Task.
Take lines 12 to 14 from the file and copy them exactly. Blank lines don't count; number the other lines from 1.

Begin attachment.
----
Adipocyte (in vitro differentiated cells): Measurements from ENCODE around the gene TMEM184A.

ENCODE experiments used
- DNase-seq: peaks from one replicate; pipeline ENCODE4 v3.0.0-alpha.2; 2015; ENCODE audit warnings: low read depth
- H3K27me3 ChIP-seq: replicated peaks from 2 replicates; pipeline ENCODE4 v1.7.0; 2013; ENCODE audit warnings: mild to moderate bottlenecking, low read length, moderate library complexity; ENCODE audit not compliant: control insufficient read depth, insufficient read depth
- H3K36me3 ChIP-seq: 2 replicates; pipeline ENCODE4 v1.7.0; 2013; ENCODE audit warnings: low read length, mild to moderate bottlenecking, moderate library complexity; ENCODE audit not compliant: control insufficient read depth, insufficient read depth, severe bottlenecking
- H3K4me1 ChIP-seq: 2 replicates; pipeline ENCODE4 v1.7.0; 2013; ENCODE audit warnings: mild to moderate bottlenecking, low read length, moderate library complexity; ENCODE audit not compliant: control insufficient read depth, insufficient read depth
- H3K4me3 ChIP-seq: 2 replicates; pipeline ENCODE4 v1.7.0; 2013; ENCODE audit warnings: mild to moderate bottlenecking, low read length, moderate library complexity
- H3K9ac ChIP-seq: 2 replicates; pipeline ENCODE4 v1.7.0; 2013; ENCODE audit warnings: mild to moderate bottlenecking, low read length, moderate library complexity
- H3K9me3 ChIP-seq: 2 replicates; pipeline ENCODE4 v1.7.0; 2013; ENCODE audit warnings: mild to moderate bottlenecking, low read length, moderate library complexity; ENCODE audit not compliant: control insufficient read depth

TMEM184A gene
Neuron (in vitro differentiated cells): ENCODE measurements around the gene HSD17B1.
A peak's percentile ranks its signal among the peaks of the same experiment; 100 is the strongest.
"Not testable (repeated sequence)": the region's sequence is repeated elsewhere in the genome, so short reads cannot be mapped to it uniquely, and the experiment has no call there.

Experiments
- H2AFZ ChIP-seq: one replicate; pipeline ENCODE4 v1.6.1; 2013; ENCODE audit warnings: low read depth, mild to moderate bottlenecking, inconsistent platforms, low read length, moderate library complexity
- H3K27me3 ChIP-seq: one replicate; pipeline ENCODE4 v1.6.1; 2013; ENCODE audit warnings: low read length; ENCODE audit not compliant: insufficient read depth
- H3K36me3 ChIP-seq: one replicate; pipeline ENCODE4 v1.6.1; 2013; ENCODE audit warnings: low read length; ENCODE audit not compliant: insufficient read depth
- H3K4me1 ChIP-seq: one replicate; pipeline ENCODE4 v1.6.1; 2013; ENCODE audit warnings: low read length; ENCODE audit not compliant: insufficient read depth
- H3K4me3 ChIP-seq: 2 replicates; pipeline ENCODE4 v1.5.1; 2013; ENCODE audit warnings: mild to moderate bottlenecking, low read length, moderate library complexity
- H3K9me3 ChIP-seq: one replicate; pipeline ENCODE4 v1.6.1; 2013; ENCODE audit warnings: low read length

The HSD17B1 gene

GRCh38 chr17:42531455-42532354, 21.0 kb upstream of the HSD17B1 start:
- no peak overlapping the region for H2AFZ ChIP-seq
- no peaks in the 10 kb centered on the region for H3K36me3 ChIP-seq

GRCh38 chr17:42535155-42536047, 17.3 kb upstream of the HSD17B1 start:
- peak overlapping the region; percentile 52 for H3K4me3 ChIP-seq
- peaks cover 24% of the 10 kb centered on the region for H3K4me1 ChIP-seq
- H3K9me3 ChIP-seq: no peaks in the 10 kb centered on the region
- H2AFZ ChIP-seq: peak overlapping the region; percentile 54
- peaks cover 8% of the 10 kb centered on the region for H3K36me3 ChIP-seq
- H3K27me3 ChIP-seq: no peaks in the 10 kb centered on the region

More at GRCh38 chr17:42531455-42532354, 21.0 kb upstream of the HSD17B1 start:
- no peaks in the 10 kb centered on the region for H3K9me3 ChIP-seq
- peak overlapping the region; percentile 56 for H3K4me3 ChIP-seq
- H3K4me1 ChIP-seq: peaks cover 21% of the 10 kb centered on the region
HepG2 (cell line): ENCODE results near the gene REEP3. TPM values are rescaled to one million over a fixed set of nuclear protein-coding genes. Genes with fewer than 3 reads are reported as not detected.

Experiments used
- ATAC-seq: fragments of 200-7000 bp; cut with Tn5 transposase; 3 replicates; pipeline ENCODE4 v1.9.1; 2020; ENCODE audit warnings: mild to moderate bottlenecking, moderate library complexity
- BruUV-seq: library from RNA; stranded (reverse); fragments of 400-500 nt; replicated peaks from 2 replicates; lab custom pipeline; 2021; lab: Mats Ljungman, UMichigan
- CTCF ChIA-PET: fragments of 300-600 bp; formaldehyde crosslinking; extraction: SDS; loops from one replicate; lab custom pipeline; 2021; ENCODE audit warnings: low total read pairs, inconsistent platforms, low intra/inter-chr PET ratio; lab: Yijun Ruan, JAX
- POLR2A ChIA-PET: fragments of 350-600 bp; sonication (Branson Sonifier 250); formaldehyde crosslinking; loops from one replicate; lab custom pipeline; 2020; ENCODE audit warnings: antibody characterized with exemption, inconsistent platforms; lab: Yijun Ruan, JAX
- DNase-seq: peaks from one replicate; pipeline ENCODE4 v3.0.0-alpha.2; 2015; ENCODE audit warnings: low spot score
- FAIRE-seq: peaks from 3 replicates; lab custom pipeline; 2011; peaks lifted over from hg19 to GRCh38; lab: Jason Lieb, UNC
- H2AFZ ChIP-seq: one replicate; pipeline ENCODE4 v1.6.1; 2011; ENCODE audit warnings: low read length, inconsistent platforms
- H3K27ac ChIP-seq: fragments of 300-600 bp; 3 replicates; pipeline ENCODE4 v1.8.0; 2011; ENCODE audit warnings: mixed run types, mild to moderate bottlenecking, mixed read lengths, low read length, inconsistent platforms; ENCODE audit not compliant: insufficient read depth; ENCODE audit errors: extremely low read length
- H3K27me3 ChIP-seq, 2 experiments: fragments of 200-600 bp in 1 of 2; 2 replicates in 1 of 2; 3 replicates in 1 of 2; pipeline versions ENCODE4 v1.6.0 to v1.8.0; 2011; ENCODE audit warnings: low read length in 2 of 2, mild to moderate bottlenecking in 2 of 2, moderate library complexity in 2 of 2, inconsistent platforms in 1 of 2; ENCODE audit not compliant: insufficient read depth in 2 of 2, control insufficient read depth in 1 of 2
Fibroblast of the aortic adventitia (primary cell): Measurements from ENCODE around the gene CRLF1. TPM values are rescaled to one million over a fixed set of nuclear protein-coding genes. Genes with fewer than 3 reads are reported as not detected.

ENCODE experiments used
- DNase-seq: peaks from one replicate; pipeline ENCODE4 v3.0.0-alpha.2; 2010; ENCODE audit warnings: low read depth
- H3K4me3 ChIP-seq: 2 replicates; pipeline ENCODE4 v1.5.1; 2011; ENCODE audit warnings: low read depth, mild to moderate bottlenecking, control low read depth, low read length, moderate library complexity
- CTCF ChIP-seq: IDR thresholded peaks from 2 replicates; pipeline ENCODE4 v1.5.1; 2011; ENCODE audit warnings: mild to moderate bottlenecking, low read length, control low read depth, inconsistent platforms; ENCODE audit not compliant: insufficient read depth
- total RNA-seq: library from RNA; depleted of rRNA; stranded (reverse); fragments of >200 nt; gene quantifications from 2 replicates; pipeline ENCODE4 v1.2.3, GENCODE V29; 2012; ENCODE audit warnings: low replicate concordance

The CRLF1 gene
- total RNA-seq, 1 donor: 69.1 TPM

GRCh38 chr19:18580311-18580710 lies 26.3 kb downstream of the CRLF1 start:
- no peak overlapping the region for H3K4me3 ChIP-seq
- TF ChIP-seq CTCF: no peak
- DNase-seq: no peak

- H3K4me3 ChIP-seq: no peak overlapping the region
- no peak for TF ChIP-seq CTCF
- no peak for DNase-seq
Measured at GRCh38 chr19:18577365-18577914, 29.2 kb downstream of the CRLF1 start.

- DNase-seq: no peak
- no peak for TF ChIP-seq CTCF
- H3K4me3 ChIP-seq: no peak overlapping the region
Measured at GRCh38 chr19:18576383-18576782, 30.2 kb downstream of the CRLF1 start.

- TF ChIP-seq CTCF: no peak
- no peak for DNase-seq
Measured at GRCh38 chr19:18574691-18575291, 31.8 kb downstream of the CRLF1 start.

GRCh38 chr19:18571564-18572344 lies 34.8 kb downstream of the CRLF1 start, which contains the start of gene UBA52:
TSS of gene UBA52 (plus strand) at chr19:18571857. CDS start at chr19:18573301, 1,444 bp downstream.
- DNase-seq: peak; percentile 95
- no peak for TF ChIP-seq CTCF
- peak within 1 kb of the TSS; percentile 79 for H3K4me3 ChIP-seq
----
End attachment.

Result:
A peak's percentile ranks its signal among the peaks of the same experiment; 100 is the strongest.
"Not testable (repeated sequence)": the region's sequence is repeated elsewhere in the genome, so short reads cannot be mapped to it uniquely, and the experiment has no call there.

Experiments